Development in the global economy remained positive in fiscal year 2018/19, if somewhat subdued compared to the previous year. In its October forecast, the International Monetary Fund (IMF, www.imf.org) expects an increase of 3.0 % (previous year: 3.6 %). The lower growth has largely been attributed to the sustained trade conflict between the US and China, a conflict which, from a macroeconomic perspective, remains one of the dominant themes of fiscal year 2018/19. Added to this, Brexit discussions and various other geopolitical tensions have led to greater uncertainty.
For the eurozone, the IMF forecasts a growth rate of 1.2 % (previous year: 1.9 %). Having played a driving role in this trend last year, Germany can expect its economic momentum to slow to a comparatively low 0.5 % (previous year: 1.5 %) in 2019. The IMF identifies cautious foreign demand, decreased stock due to weaker industrial output, and regional factors such as falling sales figures for the automobile industry in Germany, uncertainties relating to Brexit in the UK, and weaker domestic demand in Italy as the primary causes of weaker growth in Europe.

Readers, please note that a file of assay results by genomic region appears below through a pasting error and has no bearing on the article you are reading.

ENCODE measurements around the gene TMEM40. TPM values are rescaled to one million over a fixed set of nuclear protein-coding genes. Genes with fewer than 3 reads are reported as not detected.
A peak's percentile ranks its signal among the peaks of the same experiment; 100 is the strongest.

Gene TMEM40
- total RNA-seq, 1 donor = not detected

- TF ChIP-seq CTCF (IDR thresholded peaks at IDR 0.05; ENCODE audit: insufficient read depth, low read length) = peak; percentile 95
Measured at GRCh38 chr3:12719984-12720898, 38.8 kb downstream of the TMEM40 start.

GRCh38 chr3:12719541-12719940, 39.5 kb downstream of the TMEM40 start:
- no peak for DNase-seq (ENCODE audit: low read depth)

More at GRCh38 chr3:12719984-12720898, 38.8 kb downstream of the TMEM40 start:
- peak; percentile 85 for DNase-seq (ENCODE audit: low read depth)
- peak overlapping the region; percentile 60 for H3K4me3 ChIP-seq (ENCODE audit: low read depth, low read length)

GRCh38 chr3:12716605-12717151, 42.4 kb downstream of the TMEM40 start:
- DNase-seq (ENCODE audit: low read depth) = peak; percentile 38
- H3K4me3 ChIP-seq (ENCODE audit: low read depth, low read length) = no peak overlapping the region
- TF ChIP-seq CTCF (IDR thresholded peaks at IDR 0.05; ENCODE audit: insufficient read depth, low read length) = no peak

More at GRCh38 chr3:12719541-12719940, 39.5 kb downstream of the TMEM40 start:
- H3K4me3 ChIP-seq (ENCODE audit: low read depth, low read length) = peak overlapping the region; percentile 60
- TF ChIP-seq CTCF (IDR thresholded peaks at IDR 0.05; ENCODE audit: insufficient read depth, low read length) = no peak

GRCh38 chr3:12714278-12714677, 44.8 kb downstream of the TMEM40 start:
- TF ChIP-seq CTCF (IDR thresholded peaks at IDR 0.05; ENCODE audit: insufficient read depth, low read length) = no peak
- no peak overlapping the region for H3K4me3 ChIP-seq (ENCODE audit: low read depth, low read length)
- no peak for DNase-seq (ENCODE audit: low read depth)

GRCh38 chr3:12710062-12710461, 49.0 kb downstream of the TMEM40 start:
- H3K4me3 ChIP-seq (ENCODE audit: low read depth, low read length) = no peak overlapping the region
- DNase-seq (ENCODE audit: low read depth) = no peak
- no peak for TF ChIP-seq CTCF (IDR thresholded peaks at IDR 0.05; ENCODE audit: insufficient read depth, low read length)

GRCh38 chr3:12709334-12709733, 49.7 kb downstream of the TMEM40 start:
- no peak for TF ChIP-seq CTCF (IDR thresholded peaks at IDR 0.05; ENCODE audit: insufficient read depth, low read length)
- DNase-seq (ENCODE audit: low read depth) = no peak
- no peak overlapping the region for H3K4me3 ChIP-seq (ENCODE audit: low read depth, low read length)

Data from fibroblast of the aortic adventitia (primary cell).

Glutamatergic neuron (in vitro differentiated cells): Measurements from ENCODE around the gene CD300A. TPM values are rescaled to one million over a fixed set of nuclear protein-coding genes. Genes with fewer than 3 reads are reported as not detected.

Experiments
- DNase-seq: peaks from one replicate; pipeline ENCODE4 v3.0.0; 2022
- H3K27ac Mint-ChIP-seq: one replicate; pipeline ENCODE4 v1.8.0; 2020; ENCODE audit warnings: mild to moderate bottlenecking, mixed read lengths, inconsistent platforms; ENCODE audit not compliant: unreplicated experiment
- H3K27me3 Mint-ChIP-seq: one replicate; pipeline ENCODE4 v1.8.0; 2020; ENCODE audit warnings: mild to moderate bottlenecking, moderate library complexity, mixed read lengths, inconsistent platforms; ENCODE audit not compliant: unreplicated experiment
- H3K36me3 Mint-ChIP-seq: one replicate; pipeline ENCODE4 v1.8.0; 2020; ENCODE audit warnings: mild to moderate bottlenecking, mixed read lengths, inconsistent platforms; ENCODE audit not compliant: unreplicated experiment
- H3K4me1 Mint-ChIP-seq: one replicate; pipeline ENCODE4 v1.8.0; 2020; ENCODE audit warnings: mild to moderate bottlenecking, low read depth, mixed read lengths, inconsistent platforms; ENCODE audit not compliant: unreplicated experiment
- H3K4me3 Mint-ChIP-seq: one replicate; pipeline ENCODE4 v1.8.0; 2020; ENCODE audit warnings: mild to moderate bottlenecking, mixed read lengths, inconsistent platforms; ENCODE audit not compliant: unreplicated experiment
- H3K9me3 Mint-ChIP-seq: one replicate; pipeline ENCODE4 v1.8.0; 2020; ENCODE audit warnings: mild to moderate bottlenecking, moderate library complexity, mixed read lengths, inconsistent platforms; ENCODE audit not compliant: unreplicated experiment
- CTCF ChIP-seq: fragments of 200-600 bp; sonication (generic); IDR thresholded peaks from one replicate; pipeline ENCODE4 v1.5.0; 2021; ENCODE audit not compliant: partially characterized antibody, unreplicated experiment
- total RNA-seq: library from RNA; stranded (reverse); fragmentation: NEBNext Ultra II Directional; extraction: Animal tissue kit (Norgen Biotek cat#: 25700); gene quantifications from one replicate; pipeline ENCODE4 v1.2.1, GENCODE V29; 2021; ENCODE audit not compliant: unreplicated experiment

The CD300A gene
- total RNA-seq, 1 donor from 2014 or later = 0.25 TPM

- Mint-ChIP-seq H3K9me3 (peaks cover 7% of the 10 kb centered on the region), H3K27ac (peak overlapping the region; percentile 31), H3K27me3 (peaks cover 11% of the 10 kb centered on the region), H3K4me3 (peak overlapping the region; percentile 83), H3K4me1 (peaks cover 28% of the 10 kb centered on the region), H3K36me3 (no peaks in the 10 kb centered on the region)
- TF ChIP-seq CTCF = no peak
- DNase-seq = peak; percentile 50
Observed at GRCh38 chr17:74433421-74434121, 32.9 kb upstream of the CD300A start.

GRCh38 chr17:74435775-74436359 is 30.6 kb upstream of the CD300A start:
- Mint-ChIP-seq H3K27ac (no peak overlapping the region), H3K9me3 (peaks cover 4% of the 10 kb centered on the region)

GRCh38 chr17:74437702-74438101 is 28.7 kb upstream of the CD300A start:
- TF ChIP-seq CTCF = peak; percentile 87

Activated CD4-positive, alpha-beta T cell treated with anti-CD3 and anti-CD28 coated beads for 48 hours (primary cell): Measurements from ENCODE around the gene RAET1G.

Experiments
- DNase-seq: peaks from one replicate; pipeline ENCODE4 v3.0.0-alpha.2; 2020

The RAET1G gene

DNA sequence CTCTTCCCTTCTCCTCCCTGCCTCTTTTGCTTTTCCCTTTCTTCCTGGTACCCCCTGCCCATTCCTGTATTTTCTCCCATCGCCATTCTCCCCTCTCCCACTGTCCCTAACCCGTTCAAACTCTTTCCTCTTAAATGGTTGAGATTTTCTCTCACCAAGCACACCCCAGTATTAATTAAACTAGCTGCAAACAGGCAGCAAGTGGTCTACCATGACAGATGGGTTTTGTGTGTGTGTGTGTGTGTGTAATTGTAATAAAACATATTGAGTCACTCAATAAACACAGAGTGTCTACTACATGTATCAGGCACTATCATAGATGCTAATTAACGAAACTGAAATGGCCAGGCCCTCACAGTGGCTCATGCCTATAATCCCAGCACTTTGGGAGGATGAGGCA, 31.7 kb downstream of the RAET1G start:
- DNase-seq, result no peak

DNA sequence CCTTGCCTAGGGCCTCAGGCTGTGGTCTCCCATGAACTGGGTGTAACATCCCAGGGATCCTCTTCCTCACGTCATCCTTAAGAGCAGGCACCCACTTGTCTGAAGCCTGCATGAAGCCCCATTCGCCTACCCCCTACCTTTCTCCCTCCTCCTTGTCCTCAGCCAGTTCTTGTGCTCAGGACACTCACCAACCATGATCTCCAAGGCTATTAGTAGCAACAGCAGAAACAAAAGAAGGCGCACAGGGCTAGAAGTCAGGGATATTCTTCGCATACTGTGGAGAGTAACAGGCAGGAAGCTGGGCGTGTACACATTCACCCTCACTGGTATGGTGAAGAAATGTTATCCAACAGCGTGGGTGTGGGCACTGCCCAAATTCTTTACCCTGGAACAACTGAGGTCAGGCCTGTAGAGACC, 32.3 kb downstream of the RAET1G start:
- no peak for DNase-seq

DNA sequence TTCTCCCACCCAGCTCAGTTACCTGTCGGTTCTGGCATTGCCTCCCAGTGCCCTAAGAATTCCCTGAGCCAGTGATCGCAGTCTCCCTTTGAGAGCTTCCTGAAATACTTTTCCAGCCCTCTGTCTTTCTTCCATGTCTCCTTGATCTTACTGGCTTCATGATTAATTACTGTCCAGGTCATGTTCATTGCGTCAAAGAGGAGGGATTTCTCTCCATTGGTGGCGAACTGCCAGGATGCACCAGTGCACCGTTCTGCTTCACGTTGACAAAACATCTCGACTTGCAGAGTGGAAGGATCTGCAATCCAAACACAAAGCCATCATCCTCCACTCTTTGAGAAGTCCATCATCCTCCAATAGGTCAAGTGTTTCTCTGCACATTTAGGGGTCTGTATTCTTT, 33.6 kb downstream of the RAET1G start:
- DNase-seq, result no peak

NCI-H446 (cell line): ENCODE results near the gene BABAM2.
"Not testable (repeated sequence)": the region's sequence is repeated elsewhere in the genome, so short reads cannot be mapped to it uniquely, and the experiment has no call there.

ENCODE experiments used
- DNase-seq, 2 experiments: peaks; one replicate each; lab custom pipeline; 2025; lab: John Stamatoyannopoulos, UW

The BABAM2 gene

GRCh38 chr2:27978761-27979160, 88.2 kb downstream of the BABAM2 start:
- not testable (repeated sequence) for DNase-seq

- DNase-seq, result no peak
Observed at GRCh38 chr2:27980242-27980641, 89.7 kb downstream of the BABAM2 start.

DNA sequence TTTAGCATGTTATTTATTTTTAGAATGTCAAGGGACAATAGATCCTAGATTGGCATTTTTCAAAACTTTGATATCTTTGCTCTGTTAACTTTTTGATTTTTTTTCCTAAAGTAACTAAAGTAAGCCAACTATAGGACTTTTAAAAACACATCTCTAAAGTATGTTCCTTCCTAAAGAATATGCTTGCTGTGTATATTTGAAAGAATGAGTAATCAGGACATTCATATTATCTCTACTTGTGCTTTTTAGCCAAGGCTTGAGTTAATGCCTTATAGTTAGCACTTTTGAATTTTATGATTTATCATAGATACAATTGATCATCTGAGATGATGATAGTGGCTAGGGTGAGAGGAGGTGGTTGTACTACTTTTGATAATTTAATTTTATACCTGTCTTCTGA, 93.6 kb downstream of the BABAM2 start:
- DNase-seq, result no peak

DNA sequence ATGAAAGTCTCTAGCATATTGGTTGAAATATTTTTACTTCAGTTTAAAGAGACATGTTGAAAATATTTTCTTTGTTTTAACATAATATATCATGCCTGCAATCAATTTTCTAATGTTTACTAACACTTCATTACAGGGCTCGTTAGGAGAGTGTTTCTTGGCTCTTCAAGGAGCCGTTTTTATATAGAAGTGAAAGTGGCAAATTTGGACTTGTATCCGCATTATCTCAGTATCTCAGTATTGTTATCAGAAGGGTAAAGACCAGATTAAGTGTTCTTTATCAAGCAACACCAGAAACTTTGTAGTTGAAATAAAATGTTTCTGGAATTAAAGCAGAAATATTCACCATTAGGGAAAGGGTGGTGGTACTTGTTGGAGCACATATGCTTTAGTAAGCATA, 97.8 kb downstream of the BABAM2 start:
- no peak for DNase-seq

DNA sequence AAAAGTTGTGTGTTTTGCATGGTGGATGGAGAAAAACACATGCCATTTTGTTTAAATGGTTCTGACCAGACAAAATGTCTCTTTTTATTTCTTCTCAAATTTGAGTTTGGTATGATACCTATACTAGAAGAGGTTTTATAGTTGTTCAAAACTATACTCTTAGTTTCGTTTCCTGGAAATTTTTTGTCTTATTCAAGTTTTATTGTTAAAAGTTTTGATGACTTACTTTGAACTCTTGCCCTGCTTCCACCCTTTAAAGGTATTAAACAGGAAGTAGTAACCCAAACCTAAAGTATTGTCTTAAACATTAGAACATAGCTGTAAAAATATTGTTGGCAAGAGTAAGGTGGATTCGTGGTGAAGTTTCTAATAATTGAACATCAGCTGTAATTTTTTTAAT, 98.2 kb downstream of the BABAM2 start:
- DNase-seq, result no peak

For the US, the IMF is predicting economic growth of 2.4 % for 2019 (previous year: 2.9 %). The main drivers of this stable growth continue to be current fiscal policy, as well as low unemployment figures and promising levels of domestic consumption. It views the course of the US government, particularly in light of the current state of bilateral relations with China, as posing a potential risk to the US economy.
The Chinese economy is expected to follow a course of continued growth with considerable momentum in 2019. At a predicted 6.1 %, however, progress is unlikely to match that of the previous year (6.6 %). Once again, the effects of the economic conflict and of weakened foreign demand are being felt clearly here.
Global finance markets were largely favorable in 2019. In the US, the Federal Reserve decreased the federal funds rate in July, September, and October, resulting in a rate of between 1.50 and 1.75 % on October 31, 2019. In Europe meanwhile, the European Central Bank has maintained its zero interest rate policy.